Solomon Burke & Successful Parenting
Yesterday evening, I was gathering up CDs I was going to take for one of my regular “trade-in” visits to my favorite independent record store,Vintage Vinyl in St. Louis.
My daughter, who will turn four in May, is my usual guest on these excursions. I told her that on the way I wanted to listen to two of the CDs that “I might trade”. One was an album I’d been given and knew nothing about. The other was a Solomon Burke collection that I’d acquired on clearance somewhere for $5.
You’re probably wondering how a serious music lover could ever consider selling a collection of music by thelate, great “King of Rock ‘n’ Soul” (Solomon Burke). I try to keep my music collection pretty tight and I hate having things lying around that I don’t listen to. I’d purchased the album because I didn’t have a Solomon Burke collection, but wanted one. But, for whatever reason, despite my best intentions, I simply hadn’t gotten around to listening to it. I wanted to…it just hadn’t happened.
And when I get the itch to trade in CDs (in exchange for new music, of course), I often make tough decisions to maximize the amount of new music I can claim. If I haven’t listened to an album that I paid $5 for on a whim…it goes into the pile. I rationalize that for no more than I spent on it the first time, if I really want to get back to it, I can find it again on clearance sometime/somewhere.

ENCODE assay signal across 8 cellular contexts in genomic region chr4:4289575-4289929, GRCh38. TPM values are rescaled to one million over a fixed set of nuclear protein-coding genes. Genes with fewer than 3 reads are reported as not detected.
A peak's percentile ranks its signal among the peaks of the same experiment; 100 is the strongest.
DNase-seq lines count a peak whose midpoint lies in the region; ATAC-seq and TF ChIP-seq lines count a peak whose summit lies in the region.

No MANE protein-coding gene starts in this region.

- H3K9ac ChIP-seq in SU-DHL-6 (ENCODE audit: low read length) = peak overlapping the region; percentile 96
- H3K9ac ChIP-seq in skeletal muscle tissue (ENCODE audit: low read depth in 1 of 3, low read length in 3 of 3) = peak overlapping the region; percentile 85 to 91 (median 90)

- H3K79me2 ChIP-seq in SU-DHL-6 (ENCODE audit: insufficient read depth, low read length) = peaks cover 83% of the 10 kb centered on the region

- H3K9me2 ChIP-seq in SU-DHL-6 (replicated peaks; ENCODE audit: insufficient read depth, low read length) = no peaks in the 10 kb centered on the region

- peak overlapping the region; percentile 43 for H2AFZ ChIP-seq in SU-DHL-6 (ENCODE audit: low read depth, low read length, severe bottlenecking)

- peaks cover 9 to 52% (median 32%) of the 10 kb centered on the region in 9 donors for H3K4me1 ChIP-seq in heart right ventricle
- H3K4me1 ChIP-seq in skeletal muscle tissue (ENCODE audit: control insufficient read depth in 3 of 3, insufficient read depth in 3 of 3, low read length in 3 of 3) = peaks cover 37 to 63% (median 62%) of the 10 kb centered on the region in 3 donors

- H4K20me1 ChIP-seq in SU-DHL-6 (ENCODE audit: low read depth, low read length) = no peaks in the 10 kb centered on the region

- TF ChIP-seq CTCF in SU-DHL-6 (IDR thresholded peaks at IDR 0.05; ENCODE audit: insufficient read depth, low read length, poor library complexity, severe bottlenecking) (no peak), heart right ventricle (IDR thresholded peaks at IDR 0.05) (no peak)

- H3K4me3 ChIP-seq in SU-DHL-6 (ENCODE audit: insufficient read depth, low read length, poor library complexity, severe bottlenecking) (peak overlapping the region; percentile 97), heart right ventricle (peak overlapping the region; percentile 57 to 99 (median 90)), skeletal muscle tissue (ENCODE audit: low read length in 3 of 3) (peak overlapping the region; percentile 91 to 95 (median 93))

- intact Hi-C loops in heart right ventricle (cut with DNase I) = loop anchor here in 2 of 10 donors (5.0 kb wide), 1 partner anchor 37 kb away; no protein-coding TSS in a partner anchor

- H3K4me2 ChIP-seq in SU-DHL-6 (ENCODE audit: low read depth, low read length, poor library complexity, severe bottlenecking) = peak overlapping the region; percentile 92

On the way to Vintage Vinyl, I put in the first CD. A few seconds into the first song, my daughter (again, three years old) says, “I don’t like this…I think you should sell this one.” I assumed she wanted to hurry up and get through these CDs, so she could listen to “her” music (I’d promised she could hear her kids CD if I could check out these two). I told her to just settle down, and once I’d heard what I needed to, she could listen to her music. She insisted that she wasn’t rushing me…she just didn’t think I needed to keep the CD I was playing.
Halfway through the second song, I realized she was right. Into the “trade in” bag it went.
Then we got to the Solomon Burke CD. Within about 4 seconds she said, “I LIKE this one!” We listened to that album twice on the way to St. Louis – and she never again mentioned “her” music. These recordings were vintage soul selections from the 1950s 60s. And she’s three.
About two thirds of the way through the first playing of the Solomon Burke album, my daughter said, “Daddy…WHY were you gonna sell this CD?!?!?!” The genuine incredulity in her voice was humbling.
I’m glad I had her there with me, to save and enjoy what is now one of my favorite CDs.
I figure each parent has their own measurement of success they’d like to reach in the raising of their child. I achieved one last night 🙂